|Displacement (standard)||1,970 tons|
|Displacement (full load)||2,675 tons|
|Performance||Speed (max)||36.5 knots|
|Speed (cruising)||20 knots|
|Endurance||3,000 nm @ 20 knots|
|Armament||Guns||6 4.7 inch, 2 4 inch 6 40mm|
|Torpedoes||4 21 inch|
Alarmed at the apparent inferiority of the standard 1,200 ton British destroyer to its Japanese and US rivals, the Tribals represented an attempt to build a heavy destroyer using tonnage under the 1,850 ton allowance included in the London Naval Treaty. After significant design disputes, the ships that finally emerged were armed with four twin 4.7 inch guns in low-angle mountings and two quadruple two pounders for anti-aircraft defense. During construction, one of the quadruple two pounders was replaced by a pair of quadruple 0.5 inch machine run mounts. The ships also carried a single nest of four 21 inch torpedo tubes.
The Royal Navy ordered no less than 16 Tribal class destroyers and the type made an immediate impression when it entered service. It excited immediate interest from the Dominion Navies; Canada announcing an intention to build four of the class and Australia announcing an intention to build seven. India was also reported to be developing intentions to build four destroyers of the class. By the time of the Halifax-Butler Coup, it looked as if the Tribals were set to become the standard destroyer class of the Dominions.
The Halifax-Butler Coup and the Dominion's abrupt dismissal of Halifax's authority effectively cut off the Dominion Navies from their source of design expertise. The RAN already had the first group of three Tribals under construction, and the immediate result of the events of June 1940 was for the remaining four to be suspended. The three ships under construction continued slowly towards launching. There was no doubt that the Royal Australian Navy needed more ships; the question was, what ships? The obvious answer was to revive the four suspended Tribals; only were these the ships the Navy really wanted?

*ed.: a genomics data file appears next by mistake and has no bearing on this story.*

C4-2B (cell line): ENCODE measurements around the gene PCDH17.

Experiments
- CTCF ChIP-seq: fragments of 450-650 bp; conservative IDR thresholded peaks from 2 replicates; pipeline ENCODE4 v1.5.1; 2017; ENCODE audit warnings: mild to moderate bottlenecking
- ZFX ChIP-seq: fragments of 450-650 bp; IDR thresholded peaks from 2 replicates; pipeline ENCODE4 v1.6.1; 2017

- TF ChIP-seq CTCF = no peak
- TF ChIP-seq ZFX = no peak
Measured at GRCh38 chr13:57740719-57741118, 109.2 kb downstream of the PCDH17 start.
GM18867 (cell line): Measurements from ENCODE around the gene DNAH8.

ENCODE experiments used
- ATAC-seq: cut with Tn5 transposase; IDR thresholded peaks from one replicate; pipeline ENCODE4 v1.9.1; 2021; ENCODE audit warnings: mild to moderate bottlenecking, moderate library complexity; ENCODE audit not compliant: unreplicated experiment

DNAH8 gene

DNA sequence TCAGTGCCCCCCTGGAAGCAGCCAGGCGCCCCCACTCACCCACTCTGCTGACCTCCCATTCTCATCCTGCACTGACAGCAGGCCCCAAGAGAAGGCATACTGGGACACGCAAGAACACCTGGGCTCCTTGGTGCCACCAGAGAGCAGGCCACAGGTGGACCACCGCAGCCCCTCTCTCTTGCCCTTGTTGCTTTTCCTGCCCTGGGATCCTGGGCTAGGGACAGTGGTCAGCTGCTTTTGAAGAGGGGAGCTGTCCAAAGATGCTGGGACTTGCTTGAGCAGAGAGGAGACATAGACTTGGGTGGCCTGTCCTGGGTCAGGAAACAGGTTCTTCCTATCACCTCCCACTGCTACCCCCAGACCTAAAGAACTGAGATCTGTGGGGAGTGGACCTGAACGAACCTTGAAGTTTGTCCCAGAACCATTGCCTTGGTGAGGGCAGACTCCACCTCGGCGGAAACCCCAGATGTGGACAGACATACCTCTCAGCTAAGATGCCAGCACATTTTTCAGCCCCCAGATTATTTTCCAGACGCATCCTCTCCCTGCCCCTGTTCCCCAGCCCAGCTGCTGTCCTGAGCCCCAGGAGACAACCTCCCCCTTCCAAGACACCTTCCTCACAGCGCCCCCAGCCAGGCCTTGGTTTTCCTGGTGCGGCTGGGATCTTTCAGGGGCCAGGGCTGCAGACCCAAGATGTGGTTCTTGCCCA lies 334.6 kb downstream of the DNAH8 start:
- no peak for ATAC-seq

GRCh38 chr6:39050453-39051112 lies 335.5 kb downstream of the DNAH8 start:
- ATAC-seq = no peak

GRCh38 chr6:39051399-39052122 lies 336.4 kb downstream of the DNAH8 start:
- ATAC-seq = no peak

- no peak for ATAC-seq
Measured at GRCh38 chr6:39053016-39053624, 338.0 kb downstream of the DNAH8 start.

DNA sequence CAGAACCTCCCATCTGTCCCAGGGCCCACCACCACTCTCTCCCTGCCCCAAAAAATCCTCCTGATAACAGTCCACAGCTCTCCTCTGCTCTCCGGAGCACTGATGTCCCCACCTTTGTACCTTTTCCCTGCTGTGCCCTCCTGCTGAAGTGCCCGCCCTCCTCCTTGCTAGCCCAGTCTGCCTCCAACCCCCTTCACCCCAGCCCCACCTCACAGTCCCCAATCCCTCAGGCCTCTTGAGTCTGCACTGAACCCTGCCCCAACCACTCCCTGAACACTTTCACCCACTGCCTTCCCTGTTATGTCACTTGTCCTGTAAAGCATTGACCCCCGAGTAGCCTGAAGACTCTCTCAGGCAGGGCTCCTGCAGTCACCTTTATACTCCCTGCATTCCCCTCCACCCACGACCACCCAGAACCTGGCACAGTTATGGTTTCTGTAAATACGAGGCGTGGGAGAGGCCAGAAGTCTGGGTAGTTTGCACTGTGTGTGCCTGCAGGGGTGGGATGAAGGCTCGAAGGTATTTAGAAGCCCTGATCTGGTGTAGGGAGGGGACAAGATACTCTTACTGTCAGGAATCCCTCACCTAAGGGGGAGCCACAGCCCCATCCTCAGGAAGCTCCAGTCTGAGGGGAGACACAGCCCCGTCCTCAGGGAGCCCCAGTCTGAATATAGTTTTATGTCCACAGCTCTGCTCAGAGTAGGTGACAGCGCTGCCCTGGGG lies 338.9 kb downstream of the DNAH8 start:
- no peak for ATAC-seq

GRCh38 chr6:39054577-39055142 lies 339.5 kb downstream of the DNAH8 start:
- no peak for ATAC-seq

The first three Australian Tribals (HMAS Arunta, Warramunga and Maori) had already been "improved" by replacing X twin 4.7 inch with a twin 4 inch AA. This was an essential change; early war experience had shown that the existing AA battery was deplorable. The quadruple two pounder was too heavy and clumsy to provide close range defense for a destroyer and the quadruple 0.5 machineguns were utterly useless. Adding the twin four inch mount highlighted another problem; it wasn't just the guns that were useless; the fire control system was as well. In effect the impressive-looking Tribals were defenseless against air attack. The Australian Navy looked at the design even in its modified form, and asked, was this really a Good Idea?
One of the reason for the slow construction of the three original ships between 1940 and 1942 was that the basic deficiencies in the design were being addressed. A range of close-range anti-aircraft weapons were evaluated, the Navy eventually settling on the twin 40mm Bofors gun. Three of these were installed on each of the original Tribals, replacing the risible two pounders and machine guns. The twin four inch was retained in X position. The fire control problem was harder to solve; eventually this would be addressed by installing a single American-built Mark 37 director forward.